Edith and I were discharged from hospital the day after her birth with all the boxes ticked. I often think of the 5 weeks of blissful happiness that followed, that’s how long it was before we were told that something was seriously wrong.
Edith fed well and seemed extremely settled at home. She was suffering with jaundice but I was re-assured by the community midwives that this was completely normal for a lot of babies. When the jaundice stretched beyond 3 weeks, one midwife suggested a bilirubin’s test at the local Hengrove Hospital in Bristol to check her levels. The results of this were borderline and we were advised that it was best that Edith see a consultant at the Bristol Children’s Hospital (BCH) to make sure she didn’t need any further treatment.
At this point no health care professional we had seen had even mentioned that Edith was extremely floppy (although as this was my first baby, I didn’t realise either).
The day of the appointment came and feeling nervous we made our way to the BCH, a place that we didn’t realise at the time would become all too familiar. We saw a consultant who took further blood from Edith to test and gave her a physical examination. He asked several questions about Edith’s feeding habits, bowel movements and sleeping pattern. He exclaimed, after the examination “Everything here seems fine, you will be contacted about the results of the blood, but I am not concerned by the jaundice as it seems to be on the way out” and off we went. Cue huge sigh of relief!!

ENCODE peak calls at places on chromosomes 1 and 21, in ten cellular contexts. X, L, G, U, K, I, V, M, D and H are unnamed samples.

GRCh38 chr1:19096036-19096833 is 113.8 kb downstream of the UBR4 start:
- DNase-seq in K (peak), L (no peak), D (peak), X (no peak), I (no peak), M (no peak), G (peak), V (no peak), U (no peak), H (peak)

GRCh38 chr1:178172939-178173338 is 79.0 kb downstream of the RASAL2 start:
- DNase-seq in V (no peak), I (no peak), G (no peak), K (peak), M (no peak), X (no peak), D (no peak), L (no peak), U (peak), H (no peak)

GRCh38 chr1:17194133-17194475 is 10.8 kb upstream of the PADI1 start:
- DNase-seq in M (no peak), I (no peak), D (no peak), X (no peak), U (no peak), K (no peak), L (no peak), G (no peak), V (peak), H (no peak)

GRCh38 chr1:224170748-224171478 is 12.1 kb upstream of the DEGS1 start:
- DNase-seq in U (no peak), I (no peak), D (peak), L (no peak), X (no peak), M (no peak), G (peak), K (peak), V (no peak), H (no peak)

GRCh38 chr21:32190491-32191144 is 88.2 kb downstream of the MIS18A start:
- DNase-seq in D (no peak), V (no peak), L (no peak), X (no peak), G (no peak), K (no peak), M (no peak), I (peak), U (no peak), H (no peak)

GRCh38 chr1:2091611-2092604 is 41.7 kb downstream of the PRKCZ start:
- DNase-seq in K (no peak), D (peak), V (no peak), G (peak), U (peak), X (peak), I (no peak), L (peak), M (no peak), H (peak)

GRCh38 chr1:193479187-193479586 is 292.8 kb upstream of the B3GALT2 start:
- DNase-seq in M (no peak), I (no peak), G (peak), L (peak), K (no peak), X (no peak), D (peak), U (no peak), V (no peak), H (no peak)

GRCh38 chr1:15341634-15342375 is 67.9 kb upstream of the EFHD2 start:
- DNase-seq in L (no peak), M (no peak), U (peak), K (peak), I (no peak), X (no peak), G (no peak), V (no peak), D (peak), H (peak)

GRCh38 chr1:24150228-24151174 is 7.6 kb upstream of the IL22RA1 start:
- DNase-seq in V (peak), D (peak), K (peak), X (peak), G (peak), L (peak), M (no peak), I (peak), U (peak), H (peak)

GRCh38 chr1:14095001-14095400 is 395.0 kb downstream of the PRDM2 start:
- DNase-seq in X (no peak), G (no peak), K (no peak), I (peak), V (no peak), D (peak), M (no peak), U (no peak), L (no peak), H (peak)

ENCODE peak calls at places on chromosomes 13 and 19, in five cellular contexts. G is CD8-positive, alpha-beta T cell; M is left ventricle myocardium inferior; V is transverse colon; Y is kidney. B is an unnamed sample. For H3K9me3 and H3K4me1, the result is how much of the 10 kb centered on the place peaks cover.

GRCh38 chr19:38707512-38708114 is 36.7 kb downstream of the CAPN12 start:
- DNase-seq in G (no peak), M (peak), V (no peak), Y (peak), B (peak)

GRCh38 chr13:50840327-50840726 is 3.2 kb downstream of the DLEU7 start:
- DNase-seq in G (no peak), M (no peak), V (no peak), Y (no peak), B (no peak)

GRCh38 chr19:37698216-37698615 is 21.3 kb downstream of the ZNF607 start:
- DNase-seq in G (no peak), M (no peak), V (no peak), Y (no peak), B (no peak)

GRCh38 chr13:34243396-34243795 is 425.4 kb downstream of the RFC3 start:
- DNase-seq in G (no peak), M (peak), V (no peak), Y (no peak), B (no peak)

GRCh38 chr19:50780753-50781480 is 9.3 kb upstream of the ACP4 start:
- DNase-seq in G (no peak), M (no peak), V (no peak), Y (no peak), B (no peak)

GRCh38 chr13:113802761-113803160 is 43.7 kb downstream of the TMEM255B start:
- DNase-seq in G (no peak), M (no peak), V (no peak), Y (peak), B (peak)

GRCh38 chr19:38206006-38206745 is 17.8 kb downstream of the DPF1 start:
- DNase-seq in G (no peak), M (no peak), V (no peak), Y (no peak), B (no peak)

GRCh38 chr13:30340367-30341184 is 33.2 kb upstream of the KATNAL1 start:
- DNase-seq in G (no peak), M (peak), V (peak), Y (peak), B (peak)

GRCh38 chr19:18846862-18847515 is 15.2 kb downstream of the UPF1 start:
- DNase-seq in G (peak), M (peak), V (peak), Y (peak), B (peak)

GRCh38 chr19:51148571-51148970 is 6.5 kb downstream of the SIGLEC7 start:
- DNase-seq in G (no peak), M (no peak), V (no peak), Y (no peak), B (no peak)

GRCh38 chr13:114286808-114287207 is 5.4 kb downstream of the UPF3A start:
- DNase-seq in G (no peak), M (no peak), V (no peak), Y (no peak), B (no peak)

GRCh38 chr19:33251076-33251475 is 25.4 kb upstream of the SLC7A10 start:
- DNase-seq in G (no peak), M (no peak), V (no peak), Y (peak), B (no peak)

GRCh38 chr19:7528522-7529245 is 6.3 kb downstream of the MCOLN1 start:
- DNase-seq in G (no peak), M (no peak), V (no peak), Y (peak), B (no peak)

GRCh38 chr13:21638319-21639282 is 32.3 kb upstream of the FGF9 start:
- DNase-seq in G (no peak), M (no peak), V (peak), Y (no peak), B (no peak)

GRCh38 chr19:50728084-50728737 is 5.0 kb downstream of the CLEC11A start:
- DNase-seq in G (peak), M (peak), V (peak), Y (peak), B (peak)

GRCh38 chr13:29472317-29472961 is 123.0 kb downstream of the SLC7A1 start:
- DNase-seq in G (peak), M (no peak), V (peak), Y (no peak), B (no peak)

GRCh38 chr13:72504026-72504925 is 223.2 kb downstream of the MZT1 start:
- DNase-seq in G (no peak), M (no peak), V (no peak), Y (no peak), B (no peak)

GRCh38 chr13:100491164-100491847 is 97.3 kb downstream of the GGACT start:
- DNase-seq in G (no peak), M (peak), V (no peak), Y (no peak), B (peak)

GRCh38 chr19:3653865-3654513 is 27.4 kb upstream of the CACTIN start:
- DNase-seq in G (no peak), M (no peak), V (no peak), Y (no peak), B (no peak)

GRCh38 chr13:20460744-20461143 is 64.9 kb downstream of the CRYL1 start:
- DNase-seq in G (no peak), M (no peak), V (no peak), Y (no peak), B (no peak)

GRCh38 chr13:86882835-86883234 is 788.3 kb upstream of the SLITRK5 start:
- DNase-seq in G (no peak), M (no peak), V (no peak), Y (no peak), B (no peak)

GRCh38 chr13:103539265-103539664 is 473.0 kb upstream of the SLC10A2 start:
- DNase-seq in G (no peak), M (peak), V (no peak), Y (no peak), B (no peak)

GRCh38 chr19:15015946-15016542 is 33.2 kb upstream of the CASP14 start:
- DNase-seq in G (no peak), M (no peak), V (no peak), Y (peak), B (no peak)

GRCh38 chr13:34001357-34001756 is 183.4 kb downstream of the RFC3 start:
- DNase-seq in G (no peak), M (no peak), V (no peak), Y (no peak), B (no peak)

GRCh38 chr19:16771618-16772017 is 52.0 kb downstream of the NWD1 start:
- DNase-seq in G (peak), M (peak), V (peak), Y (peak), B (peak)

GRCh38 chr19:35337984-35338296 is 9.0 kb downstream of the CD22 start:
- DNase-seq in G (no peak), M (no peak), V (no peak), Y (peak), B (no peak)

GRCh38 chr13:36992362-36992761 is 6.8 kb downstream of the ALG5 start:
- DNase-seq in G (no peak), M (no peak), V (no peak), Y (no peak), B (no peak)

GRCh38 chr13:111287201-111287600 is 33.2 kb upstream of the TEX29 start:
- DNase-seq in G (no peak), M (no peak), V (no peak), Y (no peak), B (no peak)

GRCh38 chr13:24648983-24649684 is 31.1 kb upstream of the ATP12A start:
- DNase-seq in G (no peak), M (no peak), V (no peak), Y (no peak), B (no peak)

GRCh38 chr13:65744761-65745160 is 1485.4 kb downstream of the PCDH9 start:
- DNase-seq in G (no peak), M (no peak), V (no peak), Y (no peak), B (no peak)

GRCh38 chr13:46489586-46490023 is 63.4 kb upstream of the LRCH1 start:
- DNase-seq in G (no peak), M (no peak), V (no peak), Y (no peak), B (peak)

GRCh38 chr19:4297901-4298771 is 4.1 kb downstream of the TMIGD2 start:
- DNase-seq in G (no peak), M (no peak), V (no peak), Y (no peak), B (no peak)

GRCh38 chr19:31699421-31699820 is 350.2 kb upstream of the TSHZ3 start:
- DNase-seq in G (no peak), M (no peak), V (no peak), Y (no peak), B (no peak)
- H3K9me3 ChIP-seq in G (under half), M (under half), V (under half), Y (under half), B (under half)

Until….A few days later I received another appointment by letter. Confused by this I telephoned the Hopsital, no one could seem to tell me why I had another appointment and I assumed it was to do with the blood results of the jaundice. At the time I was extremely naive to this world and attended the next appointment with a close friend after thinking it was not necessary for Dan to miss another day of work to be told what we already knew…that all was fine!
I couldn’t have been more wrong. I was met by a Neonatal Consultant that we would come to know very well. She gave me the devastating news that would change life forever. She told me that she believed Edith to have a genetic disorder and was likely to have some form of brain damage. I broke down in actual disbelief, she had to be wrong, she must have the wrong child’s notes. Not my baby girl. She continued to explain the reason for these beliefs and instructed that they must begin testing Edith to try and find a cause. I immediately asked my friend to call Dan and tell him to make his way to the hospital.
I left the hospital feeling optimistic, despite all I had been told. The more the consultant spoke, the more I didn’t believe a word that she was saying. Who is this woman? what does she know about my precious girl? I could not relate anything she was saying, to Edith.
Once we were home, Dan and I sat and looked at our little angel. This was a nightmare and any moment we were going to wake up. For days I expected a call from the hospital to say sorry for causing distress, but Edith is actually fine. That call never came.